Preservationists Assail Henderson’s Smithfield PlanPatrick Gower
Opponents of Henderson Global Investors Ltd.’s proposed 160 million-pound ($265 million) renovation of part of Smithfield Market in the City of London say that the plan damages a historic treasure.
The Victorian Society and SAVE Britain’s Heritage are presenting arguments for the preservation of the Victorian structure at a public inquiry, the groups said in a statement. The Victorian Society also said it has submitted an application to English Heritage asking for the structures be listed for historic preservation.
Henderson won local-government approval in July to redevelop part of the market into 16,260 square meters (175,000 square feet) of offices and 5,570 square meters of shops. The U.K. government has the power to demand further review of large developments, even after they receive planning approval from local government. It decided to reconsider Henderson’s plans in September and a decision on the project will be made following a public hearing.
“This is an innovative and ingenious structure, based on the modular structural system,” Chris Costelloe, director of the Victorian Society said in a statement. “Its interior is also a magnificent space that very few Londoners have been able to see for many years.”
Henderson is seeking to benefit from the construction of the Crossrail high-speed subway line connecting London’s east and west. Farringdon, where the market is based, will become one of Britain’s busiest train stations when the rail line opens, according to Crossrail.
Smithfield’s market is more than 140 years old and it’s been the site of livestock transactions for more than 800 years, according to its web site. Henderson’s project will sit beside the meat and poultry markets.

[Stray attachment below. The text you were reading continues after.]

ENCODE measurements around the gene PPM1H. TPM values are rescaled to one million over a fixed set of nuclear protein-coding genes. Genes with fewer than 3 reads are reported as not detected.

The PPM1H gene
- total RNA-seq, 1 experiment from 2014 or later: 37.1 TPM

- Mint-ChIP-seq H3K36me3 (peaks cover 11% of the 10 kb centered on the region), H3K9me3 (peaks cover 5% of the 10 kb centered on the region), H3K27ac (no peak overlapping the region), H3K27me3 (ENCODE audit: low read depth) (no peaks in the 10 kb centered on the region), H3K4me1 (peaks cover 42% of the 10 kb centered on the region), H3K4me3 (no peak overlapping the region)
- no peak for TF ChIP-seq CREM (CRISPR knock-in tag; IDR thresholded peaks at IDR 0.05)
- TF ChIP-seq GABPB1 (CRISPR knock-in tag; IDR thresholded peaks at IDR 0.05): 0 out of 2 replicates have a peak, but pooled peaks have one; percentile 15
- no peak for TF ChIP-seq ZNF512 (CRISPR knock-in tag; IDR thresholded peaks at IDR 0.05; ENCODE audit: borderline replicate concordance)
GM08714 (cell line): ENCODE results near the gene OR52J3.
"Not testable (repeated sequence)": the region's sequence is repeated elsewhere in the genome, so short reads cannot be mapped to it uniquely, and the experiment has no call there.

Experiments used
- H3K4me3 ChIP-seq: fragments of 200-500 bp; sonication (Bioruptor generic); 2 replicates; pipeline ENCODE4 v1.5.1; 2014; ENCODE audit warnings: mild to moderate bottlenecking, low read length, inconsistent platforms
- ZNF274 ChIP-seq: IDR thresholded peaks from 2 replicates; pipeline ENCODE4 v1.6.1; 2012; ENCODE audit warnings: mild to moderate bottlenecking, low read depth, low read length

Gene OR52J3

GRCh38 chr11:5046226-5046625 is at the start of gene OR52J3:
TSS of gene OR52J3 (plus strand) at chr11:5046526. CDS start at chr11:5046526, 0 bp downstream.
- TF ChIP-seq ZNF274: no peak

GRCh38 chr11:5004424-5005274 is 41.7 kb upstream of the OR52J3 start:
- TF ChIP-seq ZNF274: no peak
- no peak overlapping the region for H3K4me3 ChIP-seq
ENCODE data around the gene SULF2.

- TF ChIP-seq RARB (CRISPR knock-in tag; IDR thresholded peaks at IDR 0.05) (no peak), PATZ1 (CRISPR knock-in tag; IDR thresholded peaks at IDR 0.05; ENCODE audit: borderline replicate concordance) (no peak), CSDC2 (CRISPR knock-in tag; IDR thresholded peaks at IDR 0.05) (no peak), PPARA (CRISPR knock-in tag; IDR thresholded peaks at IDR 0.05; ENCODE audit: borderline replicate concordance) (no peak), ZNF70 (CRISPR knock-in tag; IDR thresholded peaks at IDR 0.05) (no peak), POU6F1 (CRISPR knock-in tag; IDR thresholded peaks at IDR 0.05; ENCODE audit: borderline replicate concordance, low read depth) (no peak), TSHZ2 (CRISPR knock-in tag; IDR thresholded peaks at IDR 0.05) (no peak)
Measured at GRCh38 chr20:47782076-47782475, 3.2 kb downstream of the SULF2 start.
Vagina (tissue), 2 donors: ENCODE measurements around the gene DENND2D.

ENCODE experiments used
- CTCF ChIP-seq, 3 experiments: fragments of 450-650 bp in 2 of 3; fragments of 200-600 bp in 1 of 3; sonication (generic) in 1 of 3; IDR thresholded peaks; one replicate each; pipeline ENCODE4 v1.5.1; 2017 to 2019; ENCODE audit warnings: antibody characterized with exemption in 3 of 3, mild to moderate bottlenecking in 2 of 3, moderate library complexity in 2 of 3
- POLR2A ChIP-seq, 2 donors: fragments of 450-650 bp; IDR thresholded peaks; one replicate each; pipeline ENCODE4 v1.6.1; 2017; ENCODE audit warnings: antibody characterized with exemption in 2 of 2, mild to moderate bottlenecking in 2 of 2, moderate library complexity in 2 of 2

Cathedral Group Plc, a London-based developer, said on Feb. 10 it would submit evidence to the inquiry supporting protection of the market.
The Victorian society decided to apply to list the building as a historically protected site after concluding that previous listing applications were flawed, according to the statement.
The listing application “can only be described as yet another desperate and last-minute publicity stunt ahead of the public inquiry,” Geoff Harris, development director at Henderson, said today in an e-mailed statement.
Applications to protect the buildings “were made and rejected in 1999, 2003, 2004 and 2005,” and the groups have provided “no significant new evidence to warrant consideration or listing” Harris said.
The government is also reviewing a project by Canary Wharf Group Plc and Qatar’s sovereign-wealth fund that won local-government approval in May. The companies got permission to build offices and 877 homes in eight buildings at the site of Royal Dutch Shell Plc’s U.K. headquarters near the London Eye Ferris wheel on the River Thames.
Officials decided to examine the plan two days after asking for a review of Henderson’s Smithfield development.